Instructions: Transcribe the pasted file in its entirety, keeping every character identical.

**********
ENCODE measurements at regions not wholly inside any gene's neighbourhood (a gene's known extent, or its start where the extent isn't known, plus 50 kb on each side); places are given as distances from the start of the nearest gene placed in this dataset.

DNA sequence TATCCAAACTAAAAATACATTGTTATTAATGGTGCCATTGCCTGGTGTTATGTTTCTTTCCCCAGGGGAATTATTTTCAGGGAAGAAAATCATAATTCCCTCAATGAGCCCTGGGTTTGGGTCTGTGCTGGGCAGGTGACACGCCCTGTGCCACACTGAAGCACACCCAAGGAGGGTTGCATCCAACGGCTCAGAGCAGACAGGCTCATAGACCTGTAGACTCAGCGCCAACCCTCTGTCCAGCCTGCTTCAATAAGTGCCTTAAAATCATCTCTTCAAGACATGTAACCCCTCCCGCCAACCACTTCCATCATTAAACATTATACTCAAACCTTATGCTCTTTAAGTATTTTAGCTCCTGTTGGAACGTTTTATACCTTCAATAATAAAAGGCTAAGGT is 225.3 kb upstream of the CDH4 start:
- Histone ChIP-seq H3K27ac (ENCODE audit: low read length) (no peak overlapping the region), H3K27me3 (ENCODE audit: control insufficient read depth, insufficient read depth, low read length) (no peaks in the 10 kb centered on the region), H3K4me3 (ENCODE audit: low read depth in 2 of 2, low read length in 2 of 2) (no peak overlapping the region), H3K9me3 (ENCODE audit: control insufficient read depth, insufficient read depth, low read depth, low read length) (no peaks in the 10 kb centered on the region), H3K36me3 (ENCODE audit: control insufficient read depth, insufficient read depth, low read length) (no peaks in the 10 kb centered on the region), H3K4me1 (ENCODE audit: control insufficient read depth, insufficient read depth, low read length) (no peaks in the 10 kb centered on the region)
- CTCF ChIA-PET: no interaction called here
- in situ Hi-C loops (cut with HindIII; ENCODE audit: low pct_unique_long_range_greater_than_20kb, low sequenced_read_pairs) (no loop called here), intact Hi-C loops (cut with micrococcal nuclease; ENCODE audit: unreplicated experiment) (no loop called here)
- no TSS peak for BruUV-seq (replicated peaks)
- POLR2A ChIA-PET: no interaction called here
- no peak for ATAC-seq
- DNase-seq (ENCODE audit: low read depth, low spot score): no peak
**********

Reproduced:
ENCODE measurements at regions not wholly inside any gene's neighbourhood (a gene's known extent, or its start where the extent isn't known, plus 50 kb on each side); places are given as distances from the start of the nearest gene placed in this dataset.

DNA sequence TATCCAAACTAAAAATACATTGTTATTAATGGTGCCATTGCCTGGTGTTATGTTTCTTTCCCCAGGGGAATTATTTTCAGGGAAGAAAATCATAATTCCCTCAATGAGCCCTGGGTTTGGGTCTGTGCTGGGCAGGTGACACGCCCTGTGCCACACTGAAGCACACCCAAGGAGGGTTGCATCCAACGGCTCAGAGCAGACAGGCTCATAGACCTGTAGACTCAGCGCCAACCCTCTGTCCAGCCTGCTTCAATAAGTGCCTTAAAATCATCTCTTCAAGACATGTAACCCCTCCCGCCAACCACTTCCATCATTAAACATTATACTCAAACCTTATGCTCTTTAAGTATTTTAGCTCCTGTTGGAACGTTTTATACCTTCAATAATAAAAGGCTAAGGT is 225.3 kb upstream of the CDH4 start:
- Histone ChIP-seq H3K27ac (ENCODE audit: low read length) (no peak overlapping the region), H3K27me3 (ENCODE audit: control insufficient read depth, insufficient read depth, low read length) (no peaks in the 10 kb centered on the region), H3K4me3 (ENCODE audit: low read depth in 2 of 2, low read length in 2 of 2) (no peak overlapping the region), H3K9me3 (ENCODE audit: control insufficient read depth, insufficient read depth, low read depth, low read length) (no peaks in the 10 kb centered on the region), H3K36me3 (ENCODE audit: control insufficient read depth, insufficient read depth, low read length) (no peaks in the 10 kb centered on the region), H3K4me1 (ENCODE audit: control insufficient read depth, insufficient read depth, low read length) (no peaks in the 10 kb centered on the region)
- CTCF ChIA-PET: no interaction called here
- in situ Hi-C loops (cut with HindIII; ENCODE audit: low pct_unique_long_range_greater_than_20kb, low sequenced_read_pairs) (no loop called here), intact Hi-C loops (cut with micrococcal nuclease; ENCODE audit: unreplicated experiment) (no loop called here)
- no TSS peak for BruUV-seq (replicated peaks)
- POLR2A ChIA-PET: no interaction called here
- no peak for ATAC-seq
- DNase-seq (ENCODE audit: low read depth, low spot score): no peak